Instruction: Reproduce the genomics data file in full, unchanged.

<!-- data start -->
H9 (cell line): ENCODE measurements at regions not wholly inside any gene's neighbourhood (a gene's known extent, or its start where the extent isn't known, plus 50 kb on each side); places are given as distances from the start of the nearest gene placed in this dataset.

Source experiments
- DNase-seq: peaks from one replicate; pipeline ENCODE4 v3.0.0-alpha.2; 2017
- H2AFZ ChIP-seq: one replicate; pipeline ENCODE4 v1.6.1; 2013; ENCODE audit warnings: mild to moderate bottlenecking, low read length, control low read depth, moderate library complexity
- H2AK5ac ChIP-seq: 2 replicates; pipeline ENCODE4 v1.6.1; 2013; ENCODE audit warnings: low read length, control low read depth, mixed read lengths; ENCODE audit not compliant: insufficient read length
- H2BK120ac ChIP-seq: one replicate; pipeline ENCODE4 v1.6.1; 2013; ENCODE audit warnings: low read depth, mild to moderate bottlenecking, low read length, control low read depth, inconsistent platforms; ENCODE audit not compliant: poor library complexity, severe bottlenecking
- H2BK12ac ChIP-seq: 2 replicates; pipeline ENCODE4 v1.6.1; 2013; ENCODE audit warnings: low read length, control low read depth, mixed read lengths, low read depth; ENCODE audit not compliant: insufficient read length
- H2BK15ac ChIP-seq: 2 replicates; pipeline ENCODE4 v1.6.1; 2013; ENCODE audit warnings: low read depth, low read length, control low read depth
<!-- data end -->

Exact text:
H9 (cell line): ENCODE measurements at regions not wholly inside any gene's neighbourhood (a gene's known extent, or its start where the extent isn't known, plus 50 kb on each side); places are given as distances from the start of the nearest gene placed in this dataset.

Source experiments
- DNase-seq: peaks from one replicate; pipeline ENCODE4 v3.0.0-alpha.2; 2017
- H2AFZ ChIP-seq: one replicate; pipeline ENCODE4 v1.6.1; 2013; ENCODE audit warnings: mild to moderate bottlenecking, low read length, control low read depth, moderate library complexity
- H2AK5ac ChIP-seq: 2 replicates; pipeline ENCODE4 v1.6.1; 2013; ENCODE audit warnings: low read length, control low read depth, mixed read lengths; ENCODE audit not compliant: insufficient read length
- H2BK120ac ChIP-seq: one replicate; pipeline ENCODE4 v1.6.1; 2013; ENCODE audit warnings: low read depth, mild to moderate bottlenecking, low read length, control low read depth, inconsistent platforms; ENCODE audit not compliant: poor library complexity, severe bottlenecking
- H2BK12ac ChIP-seq: 2 replicates; pipeline ENCODE4 v1.6.1; 2013; ENCODE audit warnings: low read length, control low read depth, mixed read lengths, low read depth; ENCODE audit not compliant: insufficient read length
- H2BK15ac ChIP-seq: 2 replicates; pipeline ENCODE4 v1.6.1; 2013; ENCODE audit warnings: low read depth, low read length, control low read depth